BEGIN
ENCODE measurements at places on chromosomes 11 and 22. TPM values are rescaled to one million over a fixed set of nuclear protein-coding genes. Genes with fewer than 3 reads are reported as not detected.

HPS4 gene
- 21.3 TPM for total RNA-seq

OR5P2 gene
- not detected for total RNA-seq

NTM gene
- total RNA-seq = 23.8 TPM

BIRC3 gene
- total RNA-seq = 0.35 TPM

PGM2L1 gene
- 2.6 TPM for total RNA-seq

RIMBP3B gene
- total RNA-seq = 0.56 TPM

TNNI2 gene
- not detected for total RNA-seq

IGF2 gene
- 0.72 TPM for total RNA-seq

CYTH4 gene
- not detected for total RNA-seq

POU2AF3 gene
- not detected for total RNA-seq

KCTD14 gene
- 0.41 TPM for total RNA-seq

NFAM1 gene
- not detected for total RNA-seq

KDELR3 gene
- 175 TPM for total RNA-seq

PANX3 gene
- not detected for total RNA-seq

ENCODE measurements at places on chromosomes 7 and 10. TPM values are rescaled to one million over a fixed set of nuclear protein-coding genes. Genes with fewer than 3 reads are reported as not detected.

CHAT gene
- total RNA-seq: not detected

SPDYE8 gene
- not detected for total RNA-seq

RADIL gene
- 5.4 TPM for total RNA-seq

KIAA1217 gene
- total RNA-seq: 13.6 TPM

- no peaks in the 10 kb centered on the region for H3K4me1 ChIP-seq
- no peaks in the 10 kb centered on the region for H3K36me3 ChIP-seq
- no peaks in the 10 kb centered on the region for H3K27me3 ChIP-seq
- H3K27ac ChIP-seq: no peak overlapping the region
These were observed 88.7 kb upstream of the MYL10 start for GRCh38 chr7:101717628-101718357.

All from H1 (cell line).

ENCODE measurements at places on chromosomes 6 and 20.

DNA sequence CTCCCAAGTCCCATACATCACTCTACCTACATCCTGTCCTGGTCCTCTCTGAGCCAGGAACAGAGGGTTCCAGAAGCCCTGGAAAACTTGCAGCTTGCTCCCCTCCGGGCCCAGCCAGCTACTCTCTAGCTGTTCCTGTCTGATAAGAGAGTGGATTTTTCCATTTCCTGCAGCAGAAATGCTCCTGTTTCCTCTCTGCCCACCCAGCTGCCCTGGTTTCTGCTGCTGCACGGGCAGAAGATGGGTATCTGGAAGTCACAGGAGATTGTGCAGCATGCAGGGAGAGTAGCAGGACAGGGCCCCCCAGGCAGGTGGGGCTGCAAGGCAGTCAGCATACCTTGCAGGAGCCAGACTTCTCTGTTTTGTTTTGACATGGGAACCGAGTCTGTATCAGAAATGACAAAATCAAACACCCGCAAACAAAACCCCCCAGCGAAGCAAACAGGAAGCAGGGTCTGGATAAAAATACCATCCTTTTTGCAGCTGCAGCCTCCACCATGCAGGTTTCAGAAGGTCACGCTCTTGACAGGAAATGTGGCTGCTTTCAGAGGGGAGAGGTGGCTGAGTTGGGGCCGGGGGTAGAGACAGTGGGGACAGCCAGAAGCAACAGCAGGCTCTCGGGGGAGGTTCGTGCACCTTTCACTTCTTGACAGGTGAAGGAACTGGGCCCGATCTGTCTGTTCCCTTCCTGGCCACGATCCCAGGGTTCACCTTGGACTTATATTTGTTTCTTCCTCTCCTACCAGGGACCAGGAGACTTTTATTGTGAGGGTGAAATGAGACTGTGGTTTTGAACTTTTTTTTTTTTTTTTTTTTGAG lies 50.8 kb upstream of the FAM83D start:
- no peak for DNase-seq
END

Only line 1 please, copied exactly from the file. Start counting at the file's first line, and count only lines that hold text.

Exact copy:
ENCODE measurements at places on chromosomes 11 and 22. TPM values are rescaled to one million over a fixed set of nuclear protein-coding genes. Genes with fewer than 3 reads are reported as not detected.